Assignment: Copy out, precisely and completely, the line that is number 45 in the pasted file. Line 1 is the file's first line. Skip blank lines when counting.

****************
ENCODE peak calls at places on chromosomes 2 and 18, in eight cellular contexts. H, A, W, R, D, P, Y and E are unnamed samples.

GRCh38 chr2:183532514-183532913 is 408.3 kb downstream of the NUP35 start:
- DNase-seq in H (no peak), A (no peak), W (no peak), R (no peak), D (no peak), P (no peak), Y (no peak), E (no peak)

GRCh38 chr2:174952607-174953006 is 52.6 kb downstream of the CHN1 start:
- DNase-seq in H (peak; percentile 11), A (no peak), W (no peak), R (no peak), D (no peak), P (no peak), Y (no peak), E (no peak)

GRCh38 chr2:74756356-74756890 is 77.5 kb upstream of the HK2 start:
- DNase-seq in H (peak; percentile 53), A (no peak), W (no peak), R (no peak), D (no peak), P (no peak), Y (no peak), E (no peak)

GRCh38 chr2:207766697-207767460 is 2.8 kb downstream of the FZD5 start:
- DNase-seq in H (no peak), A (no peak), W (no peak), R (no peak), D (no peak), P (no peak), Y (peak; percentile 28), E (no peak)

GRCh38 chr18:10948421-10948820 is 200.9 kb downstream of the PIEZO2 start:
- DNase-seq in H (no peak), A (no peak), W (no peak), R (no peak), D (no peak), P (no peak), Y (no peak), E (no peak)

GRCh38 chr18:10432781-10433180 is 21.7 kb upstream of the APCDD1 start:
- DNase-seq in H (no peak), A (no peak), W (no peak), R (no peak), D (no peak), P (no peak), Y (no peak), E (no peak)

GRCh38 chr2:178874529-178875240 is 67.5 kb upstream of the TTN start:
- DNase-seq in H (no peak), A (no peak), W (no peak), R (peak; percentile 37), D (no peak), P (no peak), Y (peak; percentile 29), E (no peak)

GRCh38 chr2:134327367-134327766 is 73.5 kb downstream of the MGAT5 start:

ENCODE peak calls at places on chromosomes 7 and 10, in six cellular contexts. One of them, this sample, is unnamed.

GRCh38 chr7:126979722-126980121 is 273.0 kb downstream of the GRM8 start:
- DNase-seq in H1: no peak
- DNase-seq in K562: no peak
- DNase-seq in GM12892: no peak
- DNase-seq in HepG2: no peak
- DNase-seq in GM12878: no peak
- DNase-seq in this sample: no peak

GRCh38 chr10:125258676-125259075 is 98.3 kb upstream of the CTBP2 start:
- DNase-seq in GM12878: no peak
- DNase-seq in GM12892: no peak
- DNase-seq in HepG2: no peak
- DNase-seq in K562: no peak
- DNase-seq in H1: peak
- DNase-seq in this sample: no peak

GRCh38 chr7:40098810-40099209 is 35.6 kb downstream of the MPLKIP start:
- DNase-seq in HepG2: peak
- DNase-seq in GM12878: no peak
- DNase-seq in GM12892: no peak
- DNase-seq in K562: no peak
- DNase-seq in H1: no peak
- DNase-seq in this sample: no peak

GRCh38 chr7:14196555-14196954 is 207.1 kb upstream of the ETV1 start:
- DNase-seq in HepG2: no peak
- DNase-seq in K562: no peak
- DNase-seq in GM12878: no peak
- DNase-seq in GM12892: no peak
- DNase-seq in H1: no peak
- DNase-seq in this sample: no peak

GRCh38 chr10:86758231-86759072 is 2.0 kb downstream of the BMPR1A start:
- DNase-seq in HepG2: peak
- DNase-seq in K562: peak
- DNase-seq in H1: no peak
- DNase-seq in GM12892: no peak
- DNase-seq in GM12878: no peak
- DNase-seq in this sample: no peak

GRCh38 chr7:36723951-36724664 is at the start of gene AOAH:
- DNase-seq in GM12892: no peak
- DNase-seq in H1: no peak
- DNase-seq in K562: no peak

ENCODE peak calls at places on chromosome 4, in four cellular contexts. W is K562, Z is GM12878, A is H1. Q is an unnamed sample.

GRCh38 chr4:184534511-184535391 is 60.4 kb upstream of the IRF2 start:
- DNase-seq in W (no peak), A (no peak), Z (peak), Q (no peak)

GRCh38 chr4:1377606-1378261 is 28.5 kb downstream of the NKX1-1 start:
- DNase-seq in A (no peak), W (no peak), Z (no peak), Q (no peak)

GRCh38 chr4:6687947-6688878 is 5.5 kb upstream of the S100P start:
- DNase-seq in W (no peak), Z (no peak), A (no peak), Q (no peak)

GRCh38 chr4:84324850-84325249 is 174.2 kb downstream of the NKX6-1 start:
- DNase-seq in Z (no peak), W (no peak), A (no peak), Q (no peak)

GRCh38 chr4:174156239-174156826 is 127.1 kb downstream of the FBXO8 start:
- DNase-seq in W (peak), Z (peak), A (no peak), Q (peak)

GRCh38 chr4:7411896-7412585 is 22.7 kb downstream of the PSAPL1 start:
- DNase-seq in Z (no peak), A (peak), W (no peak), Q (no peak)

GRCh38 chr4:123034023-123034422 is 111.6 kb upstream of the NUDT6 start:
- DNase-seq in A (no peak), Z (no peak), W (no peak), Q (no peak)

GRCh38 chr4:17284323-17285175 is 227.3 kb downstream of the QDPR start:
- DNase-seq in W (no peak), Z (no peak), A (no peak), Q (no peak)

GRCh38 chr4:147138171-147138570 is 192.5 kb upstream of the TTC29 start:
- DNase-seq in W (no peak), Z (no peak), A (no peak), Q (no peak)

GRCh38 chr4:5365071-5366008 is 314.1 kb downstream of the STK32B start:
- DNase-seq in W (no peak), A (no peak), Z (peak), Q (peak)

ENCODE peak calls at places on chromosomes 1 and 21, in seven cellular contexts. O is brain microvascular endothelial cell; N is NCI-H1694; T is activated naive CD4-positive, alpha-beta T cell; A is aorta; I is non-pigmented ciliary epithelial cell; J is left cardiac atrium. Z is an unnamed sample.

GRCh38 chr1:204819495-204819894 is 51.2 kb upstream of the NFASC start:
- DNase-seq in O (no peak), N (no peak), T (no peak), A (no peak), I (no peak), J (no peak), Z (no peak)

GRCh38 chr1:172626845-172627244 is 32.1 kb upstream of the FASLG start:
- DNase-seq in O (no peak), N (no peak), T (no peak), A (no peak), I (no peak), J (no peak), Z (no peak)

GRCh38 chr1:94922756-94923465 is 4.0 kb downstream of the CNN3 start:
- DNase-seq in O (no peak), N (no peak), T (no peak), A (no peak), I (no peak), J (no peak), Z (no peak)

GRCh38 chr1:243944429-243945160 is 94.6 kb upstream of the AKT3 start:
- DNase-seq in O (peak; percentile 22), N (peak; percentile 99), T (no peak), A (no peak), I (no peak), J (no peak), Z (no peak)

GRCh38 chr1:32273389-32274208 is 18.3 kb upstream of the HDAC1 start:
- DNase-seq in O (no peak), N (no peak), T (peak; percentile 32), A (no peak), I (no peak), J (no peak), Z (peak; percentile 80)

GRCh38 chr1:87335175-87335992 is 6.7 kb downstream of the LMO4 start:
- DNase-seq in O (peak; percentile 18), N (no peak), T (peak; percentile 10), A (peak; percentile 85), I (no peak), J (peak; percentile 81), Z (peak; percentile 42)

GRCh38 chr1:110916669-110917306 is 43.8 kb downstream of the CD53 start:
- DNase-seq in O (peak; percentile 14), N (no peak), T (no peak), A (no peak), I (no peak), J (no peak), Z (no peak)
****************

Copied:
- DNase-seq in this sample: no peak